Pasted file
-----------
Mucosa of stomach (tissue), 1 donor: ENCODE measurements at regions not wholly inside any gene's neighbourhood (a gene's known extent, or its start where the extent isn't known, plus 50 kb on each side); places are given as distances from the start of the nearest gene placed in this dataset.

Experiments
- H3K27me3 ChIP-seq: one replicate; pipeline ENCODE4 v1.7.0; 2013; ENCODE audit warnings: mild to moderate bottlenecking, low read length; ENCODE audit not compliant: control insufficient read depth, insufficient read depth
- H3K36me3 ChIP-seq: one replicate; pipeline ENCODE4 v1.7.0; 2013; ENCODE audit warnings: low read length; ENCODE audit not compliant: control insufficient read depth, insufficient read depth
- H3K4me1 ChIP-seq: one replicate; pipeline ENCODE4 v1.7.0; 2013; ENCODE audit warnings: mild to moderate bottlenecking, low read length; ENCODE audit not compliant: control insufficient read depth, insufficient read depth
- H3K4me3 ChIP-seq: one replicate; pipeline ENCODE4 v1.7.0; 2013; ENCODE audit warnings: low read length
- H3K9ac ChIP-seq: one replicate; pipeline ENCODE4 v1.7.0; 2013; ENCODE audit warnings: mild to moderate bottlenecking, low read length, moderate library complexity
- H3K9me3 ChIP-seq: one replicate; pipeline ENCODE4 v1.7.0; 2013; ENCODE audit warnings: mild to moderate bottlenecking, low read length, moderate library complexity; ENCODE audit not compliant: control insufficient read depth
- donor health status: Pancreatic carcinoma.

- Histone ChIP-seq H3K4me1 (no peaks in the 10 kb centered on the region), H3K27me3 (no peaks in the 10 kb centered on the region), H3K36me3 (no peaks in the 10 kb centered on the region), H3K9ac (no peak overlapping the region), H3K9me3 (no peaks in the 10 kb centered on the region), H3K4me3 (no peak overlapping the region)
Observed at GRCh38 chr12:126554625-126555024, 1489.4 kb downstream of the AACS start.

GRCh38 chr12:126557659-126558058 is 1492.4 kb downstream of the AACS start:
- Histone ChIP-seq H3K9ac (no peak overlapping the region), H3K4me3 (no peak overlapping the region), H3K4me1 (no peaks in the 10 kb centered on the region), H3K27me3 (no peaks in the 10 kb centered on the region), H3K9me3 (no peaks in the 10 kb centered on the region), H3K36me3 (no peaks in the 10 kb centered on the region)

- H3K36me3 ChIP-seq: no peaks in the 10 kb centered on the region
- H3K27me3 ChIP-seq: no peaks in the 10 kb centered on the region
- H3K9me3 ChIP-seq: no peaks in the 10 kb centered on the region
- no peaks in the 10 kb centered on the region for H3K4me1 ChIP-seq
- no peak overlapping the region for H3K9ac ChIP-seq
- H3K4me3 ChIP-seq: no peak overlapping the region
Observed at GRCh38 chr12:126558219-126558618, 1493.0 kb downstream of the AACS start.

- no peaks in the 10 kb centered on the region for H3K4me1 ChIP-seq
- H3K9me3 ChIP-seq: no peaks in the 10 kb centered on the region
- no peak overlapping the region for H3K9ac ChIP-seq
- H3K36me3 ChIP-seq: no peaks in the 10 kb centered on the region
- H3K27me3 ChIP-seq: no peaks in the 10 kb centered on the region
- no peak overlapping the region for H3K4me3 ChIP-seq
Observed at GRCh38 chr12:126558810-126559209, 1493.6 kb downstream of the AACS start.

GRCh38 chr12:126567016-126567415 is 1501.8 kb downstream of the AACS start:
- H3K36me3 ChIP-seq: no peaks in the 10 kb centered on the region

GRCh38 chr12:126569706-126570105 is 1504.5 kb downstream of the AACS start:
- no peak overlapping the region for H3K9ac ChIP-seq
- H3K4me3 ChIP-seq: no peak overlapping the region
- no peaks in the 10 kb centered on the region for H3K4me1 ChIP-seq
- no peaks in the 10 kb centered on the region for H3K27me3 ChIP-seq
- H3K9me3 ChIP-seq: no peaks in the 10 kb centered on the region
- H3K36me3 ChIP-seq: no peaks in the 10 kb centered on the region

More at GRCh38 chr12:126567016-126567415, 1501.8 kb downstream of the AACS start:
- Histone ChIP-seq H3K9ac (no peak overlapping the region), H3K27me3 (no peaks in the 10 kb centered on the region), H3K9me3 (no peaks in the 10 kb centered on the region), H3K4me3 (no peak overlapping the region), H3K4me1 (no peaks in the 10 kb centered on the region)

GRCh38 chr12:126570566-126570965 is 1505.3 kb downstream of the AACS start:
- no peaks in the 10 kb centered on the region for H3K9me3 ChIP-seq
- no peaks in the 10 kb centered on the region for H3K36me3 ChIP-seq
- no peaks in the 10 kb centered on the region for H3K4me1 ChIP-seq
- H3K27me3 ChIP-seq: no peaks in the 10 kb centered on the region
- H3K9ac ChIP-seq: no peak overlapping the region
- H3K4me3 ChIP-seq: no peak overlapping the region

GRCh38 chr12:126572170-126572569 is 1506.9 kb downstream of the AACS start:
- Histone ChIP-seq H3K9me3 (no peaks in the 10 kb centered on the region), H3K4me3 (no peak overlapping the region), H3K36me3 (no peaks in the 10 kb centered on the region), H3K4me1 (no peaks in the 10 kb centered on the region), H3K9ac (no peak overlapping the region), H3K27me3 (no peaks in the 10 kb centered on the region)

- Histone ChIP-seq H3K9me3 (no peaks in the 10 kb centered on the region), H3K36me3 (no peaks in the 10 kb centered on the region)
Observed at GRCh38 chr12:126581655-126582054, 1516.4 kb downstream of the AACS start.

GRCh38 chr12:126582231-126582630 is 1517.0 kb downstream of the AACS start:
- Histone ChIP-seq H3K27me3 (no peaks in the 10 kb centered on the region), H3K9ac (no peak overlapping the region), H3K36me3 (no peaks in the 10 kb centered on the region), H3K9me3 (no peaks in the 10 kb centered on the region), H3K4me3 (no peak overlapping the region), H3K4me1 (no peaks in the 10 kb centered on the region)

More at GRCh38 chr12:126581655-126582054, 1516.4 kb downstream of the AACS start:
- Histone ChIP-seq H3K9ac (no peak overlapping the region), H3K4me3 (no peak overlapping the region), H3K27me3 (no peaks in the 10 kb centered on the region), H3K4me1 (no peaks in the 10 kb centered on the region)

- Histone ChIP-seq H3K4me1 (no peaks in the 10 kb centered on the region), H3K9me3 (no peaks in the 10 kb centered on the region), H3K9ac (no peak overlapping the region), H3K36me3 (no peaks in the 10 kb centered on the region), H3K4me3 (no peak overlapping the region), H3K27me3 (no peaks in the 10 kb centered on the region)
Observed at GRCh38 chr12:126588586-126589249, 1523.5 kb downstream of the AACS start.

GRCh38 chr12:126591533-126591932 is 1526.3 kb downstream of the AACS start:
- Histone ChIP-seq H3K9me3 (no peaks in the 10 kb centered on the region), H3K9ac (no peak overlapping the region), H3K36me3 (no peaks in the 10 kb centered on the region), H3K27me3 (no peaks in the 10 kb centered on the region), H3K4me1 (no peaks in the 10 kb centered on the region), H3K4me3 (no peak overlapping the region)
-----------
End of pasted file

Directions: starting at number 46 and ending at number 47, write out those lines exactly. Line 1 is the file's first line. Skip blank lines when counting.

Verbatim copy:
GRCh38 chr12:126572170-126572569 is 1506.9 kb downstream of the AACS start:
- Histone ChIP-seq H3K9me3 (no peaks in the 10 kb centered on the region), H3K4me3 (no peak overlapping the region), H3K36me3 (no peaks in the 10 kb centered on the region), H3K4me1 (no peaks in the 10 kb centered on the region), H3K9ac (no peak overlapping the region), H3K27me3 (no peaks in the 10 kb centered on the region)